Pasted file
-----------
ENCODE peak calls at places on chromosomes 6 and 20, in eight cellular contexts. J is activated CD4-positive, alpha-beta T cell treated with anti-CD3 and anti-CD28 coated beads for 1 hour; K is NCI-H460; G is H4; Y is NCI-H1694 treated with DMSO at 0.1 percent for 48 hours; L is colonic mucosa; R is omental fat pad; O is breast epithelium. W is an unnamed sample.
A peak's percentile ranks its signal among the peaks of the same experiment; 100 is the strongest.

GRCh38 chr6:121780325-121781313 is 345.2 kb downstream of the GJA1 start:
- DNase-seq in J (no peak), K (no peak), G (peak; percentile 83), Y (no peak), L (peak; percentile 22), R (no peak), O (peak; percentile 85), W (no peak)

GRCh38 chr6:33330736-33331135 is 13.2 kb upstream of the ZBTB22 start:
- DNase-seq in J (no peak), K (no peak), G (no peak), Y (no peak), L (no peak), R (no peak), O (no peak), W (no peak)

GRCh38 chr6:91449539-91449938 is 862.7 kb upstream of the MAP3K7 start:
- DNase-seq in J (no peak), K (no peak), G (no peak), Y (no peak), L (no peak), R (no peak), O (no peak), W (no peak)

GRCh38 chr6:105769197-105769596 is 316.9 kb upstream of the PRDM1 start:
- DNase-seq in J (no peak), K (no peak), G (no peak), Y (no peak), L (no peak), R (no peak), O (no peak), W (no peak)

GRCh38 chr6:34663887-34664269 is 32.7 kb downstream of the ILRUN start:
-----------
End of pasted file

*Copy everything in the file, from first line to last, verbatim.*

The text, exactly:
ENCODE peak calls at places on chromosomes 6 and 20, in eight cellular contexts. J is activated CD4-positive, alpha-beta T cell treated with anti-CD3 and anti-CD28 coated beads for 1 hour; K is NCI-H460; G is H4; Y is NCI-H1694 treated with DMSO at 0.1 percent for 48 hours; L is colonic mucosa; R is omental fat pad; O is breast epithelium. W is an unnamed sample.
A peak's percentile ranks its signal among the peaks of the same experiment; 100 is the strongest.

GRCh38 chr6:121780325-121781313 is 345.2 kb downstream of the GJA1 start:
- DNase-seq in J (no peak), K (no peak), G (peak; percentile 83), Y (no peak), L (peak; percentile 22), R (no peak), O (peak; percentile 85), W (no peak)

GRCh38 chr6:33330736-33331135 is 13.2 kb upstream of the ZBTB22 start:
- DNase-seq in J (no peak), K (no peak), G (no peak), Y (no peak), L (no peak), R (no peak), O (no peak), W (no peak)

GRCh38 chr6:91449539-91449938 is 862.7 kb upstream of the MAP3K7 start:
- DNase-seq in J (no peak), K (no peak), G (no peak), Y (no peak), L (no peak), R (no peak), O (no peak), W (no peak)

GRCh38 chr6:105769197-105769596 is 316.9 kb upstream of the PRDM1 start:
- DNase-seq in J (no peak), K (no peak), G (no peak), Y (no peak), L (no peak), R (no peak), O (no peak), W (no peak)

GRCh38 chr6:34663887-34664269 is 32.7 kb downstream of the ILRUN start: